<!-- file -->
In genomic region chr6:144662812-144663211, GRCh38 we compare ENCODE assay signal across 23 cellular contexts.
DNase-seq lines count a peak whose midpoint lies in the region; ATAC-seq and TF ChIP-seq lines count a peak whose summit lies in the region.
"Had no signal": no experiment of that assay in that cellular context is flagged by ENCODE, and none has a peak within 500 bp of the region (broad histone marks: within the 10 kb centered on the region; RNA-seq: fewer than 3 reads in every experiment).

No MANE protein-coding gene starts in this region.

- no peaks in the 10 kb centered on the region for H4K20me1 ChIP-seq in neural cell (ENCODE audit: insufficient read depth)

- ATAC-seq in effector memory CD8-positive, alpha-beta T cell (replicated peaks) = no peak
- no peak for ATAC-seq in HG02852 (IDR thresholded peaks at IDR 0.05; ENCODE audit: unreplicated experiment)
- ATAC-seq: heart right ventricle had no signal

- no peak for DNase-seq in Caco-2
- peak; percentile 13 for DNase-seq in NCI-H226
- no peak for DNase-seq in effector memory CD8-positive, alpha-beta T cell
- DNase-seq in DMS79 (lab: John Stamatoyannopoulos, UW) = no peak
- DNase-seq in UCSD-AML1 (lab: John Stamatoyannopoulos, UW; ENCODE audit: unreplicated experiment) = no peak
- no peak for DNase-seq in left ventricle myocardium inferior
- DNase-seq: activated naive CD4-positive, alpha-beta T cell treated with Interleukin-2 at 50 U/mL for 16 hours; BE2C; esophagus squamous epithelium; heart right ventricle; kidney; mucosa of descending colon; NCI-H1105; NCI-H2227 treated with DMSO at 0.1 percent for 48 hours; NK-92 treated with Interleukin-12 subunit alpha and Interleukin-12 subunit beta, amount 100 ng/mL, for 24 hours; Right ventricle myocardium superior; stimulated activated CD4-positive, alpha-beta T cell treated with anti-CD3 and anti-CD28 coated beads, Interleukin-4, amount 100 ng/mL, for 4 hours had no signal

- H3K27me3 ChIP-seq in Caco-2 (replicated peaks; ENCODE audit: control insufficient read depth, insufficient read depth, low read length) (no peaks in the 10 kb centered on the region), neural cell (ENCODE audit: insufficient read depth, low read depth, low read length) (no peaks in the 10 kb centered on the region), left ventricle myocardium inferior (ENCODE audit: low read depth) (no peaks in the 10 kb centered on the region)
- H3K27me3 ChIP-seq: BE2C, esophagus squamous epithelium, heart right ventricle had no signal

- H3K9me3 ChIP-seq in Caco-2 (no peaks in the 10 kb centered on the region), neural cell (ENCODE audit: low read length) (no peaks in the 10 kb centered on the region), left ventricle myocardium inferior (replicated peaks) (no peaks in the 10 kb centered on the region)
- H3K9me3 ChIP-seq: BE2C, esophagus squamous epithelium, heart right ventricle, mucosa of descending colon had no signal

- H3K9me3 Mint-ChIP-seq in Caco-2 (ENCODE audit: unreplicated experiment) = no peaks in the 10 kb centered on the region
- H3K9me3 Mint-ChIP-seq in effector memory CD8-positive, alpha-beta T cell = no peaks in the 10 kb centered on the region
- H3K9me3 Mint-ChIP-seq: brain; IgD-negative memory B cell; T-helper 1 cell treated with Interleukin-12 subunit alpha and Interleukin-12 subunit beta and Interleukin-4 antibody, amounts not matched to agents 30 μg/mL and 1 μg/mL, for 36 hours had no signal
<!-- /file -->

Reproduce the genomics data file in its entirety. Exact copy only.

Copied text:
In genomic region chr6:144662812-144663211, GRCh38 we compare ENCODE assay signal across 23 cellular contexts.
DNase-seq lines count a peak whose midpoint lies in the region; ATAC-seq and TF ChIP-seq lines count a peak whose summit lies in the region.
"Had no signal": no experiment of that assay in that cellular context is flagged by ENCODE, and none has a peak within 500 bp of the region (broad histone marks: within the 10 kb centered on the region; RNA-seq: fewer than 3 reads in every experiment).

No MANE protein-coding gene starts in this region.

- no peaks in the 10 kb centered on the region for H4K20me1 ChIP-seq in neural cell (ENCODE audit: insufficient read depth)

- ATAC-seq in effector memory CD8-positive, alpha-beta T cell (replicated peaks) = no peak
- no peak for ATAC-seq in HG02852 (IDR thresholded peaks at IDR 0.05; ENCODE audit: unreplicated experiment)
- ATAC-seq: heart right ventricle had no signal

- no peak for DNase-seq in Caco-2
- peak; percentile 13 for DNase-seq in NCI-H226
- no peak for DNase-seq in effector memory CD8-positive, alpha-beta T cell
- DNase-seq in DMS79 (lab: John Stamatoyannopoulos, UW) = no peak
- DNase-seq in UCSD-AML1 (lab: John Stamatoyannopoulos, UW; ENCODE audit: unreplicated experiment) = no peak
- no peak for DNase-seq in left ventricle myocardium inferior
- DNase-seq: activated naive CD4-positive, alpha-beta T cell treated with Interleukin-2 at 50 U/mL for 16 hours; BE2C; esophagus squamous epithelium; heart right ventricle; kidney; mucosa of descending colon; NCI-H1105; NCI-H2227 treated with DMSO at 0.1 percent for 48 hours; NK-92 treated with Interleukin-12 subunit alpha and Interleukin-12 subunit beta, amount 100 ng/mL, for 24 hours; Right ventricle myocardium superior; stimulated activated CD4-positive, alpha-beta T cell treated with anti-CD3 and anti-CD28 coated beads, Interleukin-4, amount 100 ng/mL, for 4 hours had no signal

- H3K27me3 ChIP-seq in Caco-2 (replicated peaks; ENCODE audit: control insufficient read depth, insufficient read depth, low read length) (no peaks in the 10 kb centered on the region), neural cell (ENCODE audit: insufficient read depth, low read depth, low read length) (no peaks in the 10 kb centered on the region), left ventricle myocardium inferior (ENCODE audit: low read depth) (no peaks in the 10 kb centered on the region)
- H3K27me3 ChIP-seq: BE2C, esophagus squamous epithelium, heart right ventricle had no signal

- H3K9me3 ChIP-seq in Caco-2 (no peaks in the 10 kb centered on the region), neural cell (ENCODE audit: low read length) (no peaks in the 10 kb centered on the region), left ventricle myocardium inferior (replicated peaks) (no peaks in the 10 kb centered on the region)
- H3K9me3 ChIP-seq: BE2C, esophagus squamous epithelium, heart right ventricle, mucosa of descending colon had no signal

- H3K9me3 Mint-ChIP-seq in Caco-2 (ENCODE audit: unreplicated experiment) = no peaks in the 10 kb centered on the region
- H3K9me3 Mint-ChIP-seq in effector memory CD8-positive, alpha-beta T cell = no peaks in the 10 kb centered on the region
- H3K9me3 Mint-ChIP-seq: brain; IgD-negative memory B cell; T-helper 1 cell treated with Interleukin-12 subunit alpha and Interleukin-12 subunit beta and Interleukin-4 antibody, amounts not matched to agents 30 μg/mL and 1 μg/mL, for 36 hours had no signal